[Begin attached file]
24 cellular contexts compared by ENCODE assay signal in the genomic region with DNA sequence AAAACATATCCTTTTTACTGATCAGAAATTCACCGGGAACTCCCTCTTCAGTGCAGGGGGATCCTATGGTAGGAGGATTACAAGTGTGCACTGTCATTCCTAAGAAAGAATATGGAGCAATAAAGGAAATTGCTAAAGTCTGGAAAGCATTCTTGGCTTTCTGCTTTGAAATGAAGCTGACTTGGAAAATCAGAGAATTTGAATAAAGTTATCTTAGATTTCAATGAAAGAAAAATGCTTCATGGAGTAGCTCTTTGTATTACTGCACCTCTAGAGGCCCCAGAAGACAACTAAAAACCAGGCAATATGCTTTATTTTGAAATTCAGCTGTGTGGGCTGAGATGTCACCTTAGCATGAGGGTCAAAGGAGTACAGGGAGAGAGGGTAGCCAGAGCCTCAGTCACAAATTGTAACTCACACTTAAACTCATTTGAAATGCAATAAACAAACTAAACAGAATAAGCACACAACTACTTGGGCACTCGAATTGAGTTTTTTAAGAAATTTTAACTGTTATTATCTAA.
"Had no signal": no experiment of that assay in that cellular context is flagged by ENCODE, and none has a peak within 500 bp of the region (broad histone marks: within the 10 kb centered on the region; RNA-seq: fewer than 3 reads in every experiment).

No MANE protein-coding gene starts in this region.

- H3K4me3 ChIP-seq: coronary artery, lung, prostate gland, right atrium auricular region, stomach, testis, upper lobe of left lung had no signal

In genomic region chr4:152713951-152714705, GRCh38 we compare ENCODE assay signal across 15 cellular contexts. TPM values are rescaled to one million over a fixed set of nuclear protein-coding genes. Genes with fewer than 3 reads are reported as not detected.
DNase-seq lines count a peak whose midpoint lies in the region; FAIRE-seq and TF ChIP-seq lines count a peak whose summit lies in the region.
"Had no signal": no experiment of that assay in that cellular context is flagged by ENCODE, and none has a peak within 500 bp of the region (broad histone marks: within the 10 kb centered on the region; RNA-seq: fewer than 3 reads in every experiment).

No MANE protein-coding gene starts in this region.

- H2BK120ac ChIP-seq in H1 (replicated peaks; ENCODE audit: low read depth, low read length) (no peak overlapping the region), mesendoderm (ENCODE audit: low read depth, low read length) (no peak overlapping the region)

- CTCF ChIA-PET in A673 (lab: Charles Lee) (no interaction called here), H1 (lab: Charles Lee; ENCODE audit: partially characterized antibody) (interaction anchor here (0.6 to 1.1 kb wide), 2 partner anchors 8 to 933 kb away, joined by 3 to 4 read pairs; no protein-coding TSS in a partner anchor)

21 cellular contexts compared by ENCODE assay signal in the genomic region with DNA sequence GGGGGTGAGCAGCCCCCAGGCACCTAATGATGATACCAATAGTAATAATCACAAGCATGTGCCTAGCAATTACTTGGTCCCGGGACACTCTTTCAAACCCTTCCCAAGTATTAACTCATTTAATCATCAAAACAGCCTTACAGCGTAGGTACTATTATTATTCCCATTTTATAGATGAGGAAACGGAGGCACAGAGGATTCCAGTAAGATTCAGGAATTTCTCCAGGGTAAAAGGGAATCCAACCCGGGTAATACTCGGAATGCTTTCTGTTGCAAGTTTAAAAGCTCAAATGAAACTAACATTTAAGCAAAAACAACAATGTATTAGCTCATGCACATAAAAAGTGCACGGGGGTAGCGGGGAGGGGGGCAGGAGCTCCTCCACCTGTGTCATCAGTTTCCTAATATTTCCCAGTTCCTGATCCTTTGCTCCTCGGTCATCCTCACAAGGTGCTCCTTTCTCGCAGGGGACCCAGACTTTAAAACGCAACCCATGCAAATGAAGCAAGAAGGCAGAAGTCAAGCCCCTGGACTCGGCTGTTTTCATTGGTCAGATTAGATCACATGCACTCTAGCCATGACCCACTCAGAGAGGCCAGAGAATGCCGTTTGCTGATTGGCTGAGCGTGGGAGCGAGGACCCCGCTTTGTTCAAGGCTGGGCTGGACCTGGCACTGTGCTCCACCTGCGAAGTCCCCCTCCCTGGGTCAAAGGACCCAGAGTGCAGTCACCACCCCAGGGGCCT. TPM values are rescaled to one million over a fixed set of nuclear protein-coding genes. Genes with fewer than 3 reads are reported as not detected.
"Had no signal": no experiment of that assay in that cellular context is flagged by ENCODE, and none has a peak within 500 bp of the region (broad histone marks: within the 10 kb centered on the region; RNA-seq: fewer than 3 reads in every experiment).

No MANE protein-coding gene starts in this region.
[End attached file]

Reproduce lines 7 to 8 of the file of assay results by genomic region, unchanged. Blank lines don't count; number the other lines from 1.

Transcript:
"Had no signal": no experiment of that assay in that cellular context is flagged by ENCODE, and none has a peak within 500 bp of the region (broad histone marks: within the 10 kb centered on the region; RNA-seq: fewer than 3 reads in every experiment).

No MANE protein-coding gene starts in this region.